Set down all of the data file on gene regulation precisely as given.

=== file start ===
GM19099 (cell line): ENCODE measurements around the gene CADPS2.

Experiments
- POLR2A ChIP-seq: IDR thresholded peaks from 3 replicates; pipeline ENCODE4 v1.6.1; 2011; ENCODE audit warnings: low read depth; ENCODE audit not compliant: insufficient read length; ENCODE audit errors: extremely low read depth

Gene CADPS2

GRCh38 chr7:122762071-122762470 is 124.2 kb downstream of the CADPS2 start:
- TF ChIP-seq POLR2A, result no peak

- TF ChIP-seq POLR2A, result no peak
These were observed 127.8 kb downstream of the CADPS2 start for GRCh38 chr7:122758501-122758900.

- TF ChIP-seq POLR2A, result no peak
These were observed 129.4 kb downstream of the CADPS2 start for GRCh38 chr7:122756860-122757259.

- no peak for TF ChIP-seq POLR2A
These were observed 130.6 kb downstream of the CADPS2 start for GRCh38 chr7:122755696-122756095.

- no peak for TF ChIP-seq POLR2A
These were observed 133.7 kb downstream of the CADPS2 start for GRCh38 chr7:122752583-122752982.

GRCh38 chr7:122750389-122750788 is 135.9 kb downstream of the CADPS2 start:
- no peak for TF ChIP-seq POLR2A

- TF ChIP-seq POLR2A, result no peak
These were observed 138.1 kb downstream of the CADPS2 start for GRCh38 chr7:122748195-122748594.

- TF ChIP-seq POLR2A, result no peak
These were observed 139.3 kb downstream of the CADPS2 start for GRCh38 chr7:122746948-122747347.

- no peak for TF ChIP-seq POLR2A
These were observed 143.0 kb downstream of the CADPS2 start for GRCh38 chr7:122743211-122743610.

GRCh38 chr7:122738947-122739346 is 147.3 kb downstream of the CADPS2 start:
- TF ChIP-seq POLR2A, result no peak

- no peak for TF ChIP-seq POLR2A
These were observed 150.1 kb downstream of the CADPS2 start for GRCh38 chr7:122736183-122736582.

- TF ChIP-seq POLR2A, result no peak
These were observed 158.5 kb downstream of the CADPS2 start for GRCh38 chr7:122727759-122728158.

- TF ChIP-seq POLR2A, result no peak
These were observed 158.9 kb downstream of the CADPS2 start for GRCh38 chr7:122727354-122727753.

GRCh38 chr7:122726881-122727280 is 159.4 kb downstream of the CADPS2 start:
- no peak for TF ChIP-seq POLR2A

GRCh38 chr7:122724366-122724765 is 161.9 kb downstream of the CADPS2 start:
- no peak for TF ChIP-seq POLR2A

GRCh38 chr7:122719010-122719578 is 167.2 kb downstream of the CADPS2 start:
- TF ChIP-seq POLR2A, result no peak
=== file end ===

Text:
GM19099 (cell line): ENCODE measurements around the gene CADPS2.

Experiments
- POLR2A ChIP-seq: IDR thresholded peaks from 3 replicates; pipeline ENCODE4 v1.6.1; 2011; ENCODE audit warnings: low read depth; ENCODE audit not compliant: insufficient read length; ENCODE audit errors: extremely low read depth

Gene CADPS2

GRCh38 chr7:122762071-122762470 is 124.2 kb downstream of the CADPS2 start:
- TF ChIP-seq POLR2A, result no peak

- TF ChIP-seq POLR2A, result no peak
These were observed 127.8 kb downstream of the CADPS2 start for GRCh38 chr7:122758501-122758900.

- TF ChIP-seq POLR2A, result no peak
These were observed 129.4 kb downstream of the CADPS2 start for GRCh38 chr7:122756860-122757259.

- no peak for TF ChIP-seq POLR2A
These were observed 130.6 kb downstream of the CADPS2 start for GRCh38 chr7:122755696-122756095.

- no peak for TF ChIP-seq POLR2A
These were observed 133.7 kb downstream of the CADPS2 start for GRCh38 chr7:122752583-122752982.

GRCh38 chr7:122750389-122750788 is 135.9 kb downstream of the CADPS2 start:
- no peak for TF ChIP-seq POLR2A

- TF ChIP-seq POLR2A, result no peak
These were observed 138.1 kb downstream of the CADPS2 start for GRCh38 chr7:122748195-122748594.

- TF ChIP-seq POLR2A, result no peak
These were observed 139.3 kb downstream of the CADPS2 start for GRCh38 chr7:122746948-122747347.

- no peak for TF ChIP-seq POLR2A
These were observed 143.0 kb downstream of the CADPS2 start for GRCh38 chr7:122743211-122743610.

GRCh38 chr7:122738947-122739346 is 147.3 kb downstream of the CADPS2 start:
- TF ChIP-seq POLR2A, result no peak

- no peak for TF ChIP-seq POLR2A
These were observed 150.1 kb downstream of the CADPS2 start for GRCh38 chr7:122736183-122736582.

- TF ChIP-seq POLR2A, result no peak
These were observed 158.5 kb downstream of the CADPS2 start for GRCh38 chr7:122727759-122728158.

- TF ChIP-seq POLR2A, result no peak
These were observed 158.9 kb downstream of the CADPS2 start for GRCh38 chr7:122727354-122727753.

GRCh38 chr7:122726881-122727280 is 159.4 kb downstream of the CADPS2 start:
- no peak for TF ChIP-seq POLR2A

GRCh38 chr7:122724366-122724765 is 161.9 kb downstream of the CADPS2 start:
- no peak for TF ChIP-seq POLR2A

GRCh38 chr7:122719010-122719578 is 167.2 kb downstream of the CADPS2 start:
- TF ChIP-seq POLR2A, result no peak